Tuesday 27th January 2015.
Today marks the 70th anniversary of the liberation of Auschwitz-Birkenau. There are no words, no images that truly comprehend the atrocities that hundreds of thousands of Jewish men and women experienced in that concentration (read: extinction) camp. That they suffered for us is often overlooked in this age of selfishness, online communication and self-indulgence. Without these unfortunate, brave men and women we might not still have means to the creative freedoms that we deem quite apparent and natural concurrently. Their survival, if but relatively low compared to numbers entering the camps, set a precedent that began a process that would eventually lead to a permission in exercising our rights to enjoy and partake in a number of critical media related activities. As a journalist, someone with a penchant for videogames, film and television, I find it incredibly humbling to recognise the importance of the liberation of Auschwitz, and moreover the survival of the Holocaust, in what I can freely experience and write about in equal measure. Who’s to say that without the stoicism exercised by Jewish inmates that we’d have drastically progressed past the point of wartime veils and conformist ideals. Maybe we’d all be living in a communist state without their willingness to survive? Such things of course are perhaps trivial and best left for more academic pursuits but it’s surely a fact that we would not be afforded the luxuries that we have today without the light at the end of the tunnel that inmates strived for with all their being.
To say that this is a poignant moment in our history undersells and understates the pertinence of the anniversary. More than ever, social media and the internet at large allows us to voice our opinions, good or bad, for all to hear and for all to engage in at a finite level. Videogames and mass media certainly fall under this jurisdiction. We nearly always take for granted our enjoyment of a product. Whether it be the damning social commentary of a South Park episode, the outlandish, faux-World War 2 design of a Quentin Tarantino movie or the ideological rumblings of Ayn Rand within Bioshock, they all owe a debt to humanity’s inclination to survive.
For better or worse, we seem to have completely forgotten our debt to the past, and in particular this period of inexplicable cruelty. Whilst on the surface it might seem quite damning to make the past so unrecognisable, considering what it meant for our professional and non-professional endeavours, maybe underneath it’s more complex. This is a period where people’s goal was survival and past that the exertion for future generations to suffer no such similar ills. Without wanting to make this a contentious issue, perhaps many of the survivors would like the fact that we give little notice to this period in history. That way they are doing a disservice to the men and women who swept over Europe force-feeding a mass populace propaganda and lies. Maybe that’s wrong, but either way it’s an interesting conundrum; whether to give a voice to the evil precedent set is an interesting proposal, but perhaps left for another day.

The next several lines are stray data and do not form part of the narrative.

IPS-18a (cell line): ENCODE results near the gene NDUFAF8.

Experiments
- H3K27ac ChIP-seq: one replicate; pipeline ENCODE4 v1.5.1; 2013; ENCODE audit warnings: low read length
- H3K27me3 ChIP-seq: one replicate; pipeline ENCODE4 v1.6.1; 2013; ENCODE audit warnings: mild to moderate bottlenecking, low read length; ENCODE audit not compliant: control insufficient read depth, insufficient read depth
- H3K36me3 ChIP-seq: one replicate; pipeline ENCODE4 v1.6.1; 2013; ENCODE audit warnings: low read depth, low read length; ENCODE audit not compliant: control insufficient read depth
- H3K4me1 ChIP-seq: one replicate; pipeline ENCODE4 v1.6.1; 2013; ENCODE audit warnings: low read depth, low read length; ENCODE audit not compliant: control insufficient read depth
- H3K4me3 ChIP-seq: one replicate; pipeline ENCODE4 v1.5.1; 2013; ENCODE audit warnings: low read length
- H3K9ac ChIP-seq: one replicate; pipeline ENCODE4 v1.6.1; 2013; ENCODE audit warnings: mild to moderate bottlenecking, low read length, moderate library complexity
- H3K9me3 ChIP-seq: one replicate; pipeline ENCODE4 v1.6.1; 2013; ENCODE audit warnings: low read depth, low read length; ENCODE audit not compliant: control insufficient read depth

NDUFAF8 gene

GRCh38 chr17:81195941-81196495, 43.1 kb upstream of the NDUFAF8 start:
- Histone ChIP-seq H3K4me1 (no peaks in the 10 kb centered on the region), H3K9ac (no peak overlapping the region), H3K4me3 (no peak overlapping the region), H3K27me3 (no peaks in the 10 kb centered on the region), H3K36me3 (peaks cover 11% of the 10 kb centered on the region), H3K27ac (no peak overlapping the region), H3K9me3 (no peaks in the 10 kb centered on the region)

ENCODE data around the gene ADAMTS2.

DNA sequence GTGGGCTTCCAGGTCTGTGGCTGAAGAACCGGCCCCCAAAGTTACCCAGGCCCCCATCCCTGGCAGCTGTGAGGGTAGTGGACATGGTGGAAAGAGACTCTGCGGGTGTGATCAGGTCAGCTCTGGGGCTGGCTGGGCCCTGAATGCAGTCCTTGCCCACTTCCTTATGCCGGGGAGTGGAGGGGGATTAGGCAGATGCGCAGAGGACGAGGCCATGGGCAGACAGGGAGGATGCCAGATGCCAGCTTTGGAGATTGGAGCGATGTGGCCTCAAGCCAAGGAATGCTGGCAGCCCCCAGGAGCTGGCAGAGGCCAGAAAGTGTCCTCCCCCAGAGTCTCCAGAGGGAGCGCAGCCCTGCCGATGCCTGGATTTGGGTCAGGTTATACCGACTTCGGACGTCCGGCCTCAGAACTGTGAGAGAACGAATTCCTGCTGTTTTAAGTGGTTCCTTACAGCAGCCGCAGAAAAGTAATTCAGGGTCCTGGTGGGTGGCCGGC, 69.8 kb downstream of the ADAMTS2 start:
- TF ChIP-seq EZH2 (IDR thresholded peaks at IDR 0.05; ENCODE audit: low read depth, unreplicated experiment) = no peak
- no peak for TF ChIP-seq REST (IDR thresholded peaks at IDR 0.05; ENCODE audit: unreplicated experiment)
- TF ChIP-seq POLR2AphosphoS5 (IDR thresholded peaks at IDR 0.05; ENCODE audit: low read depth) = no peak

In mass media however, we have this inexplicable ideology that all creativity should be borne of the freedom to pursue any idea that we see as befitting of either entertainment or commentary. Videogames are some of the prime examples of what we’ve been allowed to achieve. Would a game like Papers, Please! be allowed widely across Europe if the inmates of Auschwitz had given up and died, thus allowing a ridiculously relative, skewed moral high ground for the National Socialist Party? Maybe? All we can be sure of is that this current strand of linearity in history led to the point where we could create a game designed around border control, terrorism and the state mentality. Certainly sacrifice brought us to this point as we currently know it, where, despite the occasional non-meaningful provocation by right-wing politicians, the Western world is granted freedom to play, watch or read whatever their hearts desire.
The liberation of Auschwitz-Birkenau and other concentration camps meant so much more for us then we’ll ever likely realise. Even on a non-physical level, the mentality of overcoming such claustrophobic and inhibiting shackles gave the world something meaningful to clasp on to. It brought together the Western world in a state of relative understanding and made permissible the many products that we lap up without thought.
This is but one avenue of freedom and integrity that has been granted to us by those men and women. It is based on my experiences being interested in mass media and journalism. There are many other paths one could take with this, perhaps indefinitely. A simple thank you doesn’t do justice, but we can all promise to strive for more.
You suffered so we can achieve.
Tuesday 27th January, 2015.